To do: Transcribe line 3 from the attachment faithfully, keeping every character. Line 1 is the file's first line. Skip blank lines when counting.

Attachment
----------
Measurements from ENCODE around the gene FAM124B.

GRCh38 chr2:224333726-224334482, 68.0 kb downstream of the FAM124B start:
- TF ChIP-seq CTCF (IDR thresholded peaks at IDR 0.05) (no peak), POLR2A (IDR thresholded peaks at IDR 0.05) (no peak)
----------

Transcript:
- TF ChIP-seq CTCF (IDR thresholded peaks at IDR 0.05) (no peak), POLR2A (IDR thresholded peaks at IDR 0.05) (no peak)